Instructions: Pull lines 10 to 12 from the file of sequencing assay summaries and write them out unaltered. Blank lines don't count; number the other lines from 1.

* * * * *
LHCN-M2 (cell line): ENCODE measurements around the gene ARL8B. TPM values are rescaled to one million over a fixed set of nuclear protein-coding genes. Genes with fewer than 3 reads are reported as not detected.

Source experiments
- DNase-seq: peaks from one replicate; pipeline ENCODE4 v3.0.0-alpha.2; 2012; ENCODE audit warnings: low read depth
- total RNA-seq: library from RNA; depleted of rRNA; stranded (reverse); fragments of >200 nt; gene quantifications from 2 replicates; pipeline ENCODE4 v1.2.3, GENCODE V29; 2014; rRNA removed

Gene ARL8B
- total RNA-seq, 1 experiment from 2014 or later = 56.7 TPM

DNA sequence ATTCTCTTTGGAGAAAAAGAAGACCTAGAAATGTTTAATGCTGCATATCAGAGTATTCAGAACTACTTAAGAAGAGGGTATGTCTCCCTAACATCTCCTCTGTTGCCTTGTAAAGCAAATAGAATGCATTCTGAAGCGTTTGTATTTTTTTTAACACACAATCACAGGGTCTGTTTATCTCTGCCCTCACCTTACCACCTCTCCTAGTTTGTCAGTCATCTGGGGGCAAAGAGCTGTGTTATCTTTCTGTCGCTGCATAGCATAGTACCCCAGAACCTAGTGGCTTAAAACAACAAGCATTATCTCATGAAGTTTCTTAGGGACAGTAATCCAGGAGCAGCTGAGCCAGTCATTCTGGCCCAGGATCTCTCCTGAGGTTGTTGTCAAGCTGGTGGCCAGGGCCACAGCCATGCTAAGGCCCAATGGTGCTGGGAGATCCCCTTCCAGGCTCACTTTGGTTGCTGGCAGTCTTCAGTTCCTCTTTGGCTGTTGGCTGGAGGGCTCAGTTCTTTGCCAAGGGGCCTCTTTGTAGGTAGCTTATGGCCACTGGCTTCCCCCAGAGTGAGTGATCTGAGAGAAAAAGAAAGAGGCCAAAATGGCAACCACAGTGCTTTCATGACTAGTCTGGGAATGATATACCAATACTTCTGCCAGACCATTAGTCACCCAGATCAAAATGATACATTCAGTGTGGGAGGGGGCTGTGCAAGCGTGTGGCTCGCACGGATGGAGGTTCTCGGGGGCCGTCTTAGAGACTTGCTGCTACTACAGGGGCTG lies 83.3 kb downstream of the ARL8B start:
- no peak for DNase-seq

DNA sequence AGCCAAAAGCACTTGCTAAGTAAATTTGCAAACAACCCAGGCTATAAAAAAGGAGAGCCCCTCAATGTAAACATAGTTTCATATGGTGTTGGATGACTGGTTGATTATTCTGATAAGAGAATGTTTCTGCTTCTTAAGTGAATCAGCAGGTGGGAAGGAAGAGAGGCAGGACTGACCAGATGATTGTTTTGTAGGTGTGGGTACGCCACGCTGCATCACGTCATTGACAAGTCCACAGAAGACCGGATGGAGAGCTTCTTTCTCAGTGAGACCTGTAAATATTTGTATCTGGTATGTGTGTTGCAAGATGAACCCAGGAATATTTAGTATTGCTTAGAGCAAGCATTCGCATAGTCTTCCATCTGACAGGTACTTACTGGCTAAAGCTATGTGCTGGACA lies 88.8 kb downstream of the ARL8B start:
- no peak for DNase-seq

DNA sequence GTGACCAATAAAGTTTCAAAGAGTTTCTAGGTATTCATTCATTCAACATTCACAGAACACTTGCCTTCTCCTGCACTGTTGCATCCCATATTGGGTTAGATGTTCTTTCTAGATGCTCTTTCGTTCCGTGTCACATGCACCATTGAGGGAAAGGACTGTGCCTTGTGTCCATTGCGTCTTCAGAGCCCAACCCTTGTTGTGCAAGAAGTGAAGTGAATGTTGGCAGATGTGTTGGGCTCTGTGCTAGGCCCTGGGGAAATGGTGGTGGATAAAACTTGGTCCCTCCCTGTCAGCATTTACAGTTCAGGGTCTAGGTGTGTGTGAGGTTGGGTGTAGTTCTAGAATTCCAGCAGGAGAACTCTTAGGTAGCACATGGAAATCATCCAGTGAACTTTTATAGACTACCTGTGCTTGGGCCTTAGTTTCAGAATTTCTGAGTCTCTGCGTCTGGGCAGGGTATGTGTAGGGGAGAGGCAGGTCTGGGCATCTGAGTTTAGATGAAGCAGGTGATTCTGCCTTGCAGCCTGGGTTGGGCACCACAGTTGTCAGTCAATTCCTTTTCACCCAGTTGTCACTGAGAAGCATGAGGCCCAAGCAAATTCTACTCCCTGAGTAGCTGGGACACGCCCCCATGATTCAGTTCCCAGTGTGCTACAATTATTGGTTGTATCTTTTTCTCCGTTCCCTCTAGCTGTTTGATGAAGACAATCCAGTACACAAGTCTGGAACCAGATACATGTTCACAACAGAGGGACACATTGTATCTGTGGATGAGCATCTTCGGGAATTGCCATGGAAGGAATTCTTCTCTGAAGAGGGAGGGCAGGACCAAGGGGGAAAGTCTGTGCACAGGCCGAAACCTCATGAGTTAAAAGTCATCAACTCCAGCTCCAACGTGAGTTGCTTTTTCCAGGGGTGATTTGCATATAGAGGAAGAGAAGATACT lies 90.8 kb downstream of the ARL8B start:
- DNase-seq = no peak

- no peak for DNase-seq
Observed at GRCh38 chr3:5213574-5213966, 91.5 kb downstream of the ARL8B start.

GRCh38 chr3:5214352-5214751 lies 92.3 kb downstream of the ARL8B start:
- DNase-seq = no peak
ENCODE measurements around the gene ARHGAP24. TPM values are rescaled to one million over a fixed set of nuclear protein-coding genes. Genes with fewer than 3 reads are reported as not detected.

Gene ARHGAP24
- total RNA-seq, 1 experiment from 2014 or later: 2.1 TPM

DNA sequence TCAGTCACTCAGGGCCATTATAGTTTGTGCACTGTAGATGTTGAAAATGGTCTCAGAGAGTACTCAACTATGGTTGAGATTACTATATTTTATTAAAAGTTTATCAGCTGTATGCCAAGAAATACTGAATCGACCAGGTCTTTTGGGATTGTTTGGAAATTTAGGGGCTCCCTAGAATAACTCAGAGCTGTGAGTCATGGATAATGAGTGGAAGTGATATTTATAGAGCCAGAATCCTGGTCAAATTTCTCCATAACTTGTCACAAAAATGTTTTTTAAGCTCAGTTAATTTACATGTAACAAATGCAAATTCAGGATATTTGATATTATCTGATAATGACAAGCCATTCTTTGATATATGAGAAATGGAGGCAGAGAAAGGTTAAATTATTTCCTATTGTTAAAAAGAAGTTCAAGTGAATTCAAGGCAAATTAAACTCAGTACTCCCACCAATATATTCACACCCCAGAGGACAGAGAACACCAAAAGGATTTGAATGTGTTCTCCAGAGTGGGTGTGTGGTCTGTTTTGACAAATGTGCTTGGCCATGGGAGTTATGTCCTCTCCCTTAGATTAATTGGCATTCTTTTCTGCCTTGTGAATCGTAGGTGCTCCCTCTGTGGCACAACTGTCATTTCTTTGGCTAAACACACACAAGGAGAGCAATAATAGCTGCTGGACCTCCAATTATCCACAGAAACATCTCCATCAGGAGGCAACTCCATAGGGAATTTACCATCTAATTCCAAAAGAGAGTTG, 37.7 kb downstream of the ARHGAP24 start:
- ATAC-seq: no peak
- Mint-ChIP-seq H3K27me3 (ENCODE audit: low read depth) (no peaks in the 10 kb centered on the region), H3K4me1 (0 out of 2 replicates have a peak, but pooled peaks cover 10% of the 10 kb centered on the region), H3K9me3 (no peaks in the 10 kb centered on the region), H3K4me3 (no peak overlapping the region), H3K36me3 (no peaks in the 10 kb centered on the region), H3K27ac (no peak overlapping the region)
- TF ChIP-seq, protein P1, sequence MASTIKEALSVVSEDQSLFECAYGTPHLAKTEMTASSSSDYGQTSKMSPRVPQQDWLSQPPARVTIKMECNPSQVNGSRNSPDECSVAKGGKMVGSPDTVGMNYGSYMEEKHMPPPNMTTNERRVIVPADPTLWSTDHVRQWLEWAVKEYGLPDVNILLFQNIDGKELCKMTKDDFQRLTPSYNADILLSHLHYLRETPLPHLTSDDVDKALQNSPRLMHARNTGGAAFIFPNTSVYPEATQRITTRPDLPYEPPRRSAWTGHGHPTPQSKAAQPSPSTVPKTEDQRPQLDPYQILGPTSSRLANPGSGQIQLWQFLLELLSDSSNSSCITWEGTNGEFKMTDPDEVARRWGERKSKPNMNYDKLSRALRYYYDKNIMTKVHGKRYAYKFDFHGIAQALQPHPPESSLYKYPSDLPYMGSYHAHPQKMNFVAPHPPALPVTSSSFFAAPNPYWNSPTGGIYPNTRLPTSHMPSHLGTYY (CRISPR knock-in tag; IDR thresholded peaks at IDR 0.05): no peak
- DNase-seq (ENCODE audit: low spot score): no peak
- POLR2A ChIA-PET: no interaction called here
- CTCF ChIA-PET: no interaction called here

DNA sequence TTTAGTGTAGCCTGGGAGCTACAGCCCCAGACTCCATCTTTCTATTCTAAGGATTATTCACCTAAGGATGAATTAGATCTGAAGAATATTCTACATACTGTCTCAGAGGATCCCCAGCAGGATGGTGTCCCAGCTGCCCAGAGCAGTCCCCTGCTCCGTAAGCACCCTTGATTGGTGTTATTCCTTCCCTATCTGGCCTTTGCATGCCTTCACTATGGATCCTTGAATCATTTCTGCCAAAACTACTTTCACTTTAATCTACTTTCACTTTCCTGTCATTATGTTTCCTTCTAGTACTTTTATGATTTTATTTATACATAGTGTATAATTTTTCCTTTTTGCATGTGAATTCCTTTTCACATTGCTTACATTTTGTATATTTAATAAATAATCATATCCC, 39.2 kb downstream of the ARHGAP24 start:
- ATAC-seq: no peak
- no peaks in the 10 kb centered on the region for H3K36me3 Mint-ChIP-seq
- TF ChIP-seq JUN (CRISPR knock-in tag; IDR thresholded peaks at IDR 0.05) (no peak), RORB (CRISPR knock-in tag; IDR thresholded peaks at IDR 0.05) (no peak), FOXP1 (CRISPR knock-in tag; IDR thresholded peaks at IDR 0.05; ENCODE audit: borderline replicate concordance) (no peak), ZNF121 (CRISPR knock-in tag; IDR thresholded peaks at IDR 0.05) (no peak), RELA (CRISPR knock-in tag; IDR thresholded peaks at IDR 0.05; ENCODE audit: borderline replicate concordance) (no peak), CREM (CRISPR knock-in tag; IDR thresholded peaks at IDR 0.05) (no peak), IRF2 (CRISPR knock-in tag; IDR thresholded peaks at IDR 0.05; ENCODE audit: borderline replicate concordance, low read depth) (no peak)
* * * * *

- no peak for DNase-seq

DNA sequence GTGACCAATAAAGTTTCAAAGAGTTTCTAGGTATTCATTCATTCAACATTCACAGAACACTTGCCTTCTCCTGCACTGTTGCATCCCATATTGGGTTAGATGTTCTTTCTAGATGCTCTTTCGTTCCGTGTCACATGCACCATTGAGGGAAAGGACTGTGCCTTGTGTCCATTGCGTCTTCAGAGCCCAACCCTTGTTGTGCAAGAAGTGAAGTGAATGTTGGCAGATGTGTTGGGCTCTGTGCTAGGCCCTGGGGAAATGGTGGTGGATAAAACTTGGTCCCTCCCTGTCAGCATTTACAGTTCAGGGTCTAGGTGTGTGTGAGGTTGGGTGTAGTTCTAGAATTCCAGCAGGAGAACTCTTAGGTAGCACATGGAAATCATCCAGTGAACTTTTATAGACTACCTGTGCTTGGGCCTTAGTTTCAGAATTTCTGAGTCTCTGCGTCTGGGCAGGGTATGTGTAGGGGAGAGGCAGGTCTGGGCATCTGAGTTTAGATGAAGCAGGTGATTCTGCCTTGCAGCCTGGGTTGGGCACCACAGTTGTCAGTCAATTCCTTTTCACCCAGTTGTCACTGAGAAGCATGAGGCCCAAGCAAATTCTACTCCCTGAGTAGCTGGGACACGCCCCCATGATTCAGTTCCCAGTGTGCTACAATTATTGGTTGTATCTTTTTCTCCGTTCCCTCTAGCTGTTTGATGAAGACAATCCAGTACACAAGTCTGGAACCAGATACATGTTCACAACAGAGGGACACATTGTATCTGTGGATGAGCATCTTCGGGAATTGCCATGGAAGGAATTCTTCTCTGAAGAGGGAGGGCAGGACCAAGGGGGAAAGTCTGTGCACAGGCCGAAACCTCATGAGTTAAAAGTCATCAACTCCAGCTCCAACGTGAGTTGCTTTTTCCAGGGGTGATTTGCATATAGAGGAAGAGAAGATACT lies 90.8 kb downstream of the ARL8B start:
- DNase-seq = no peak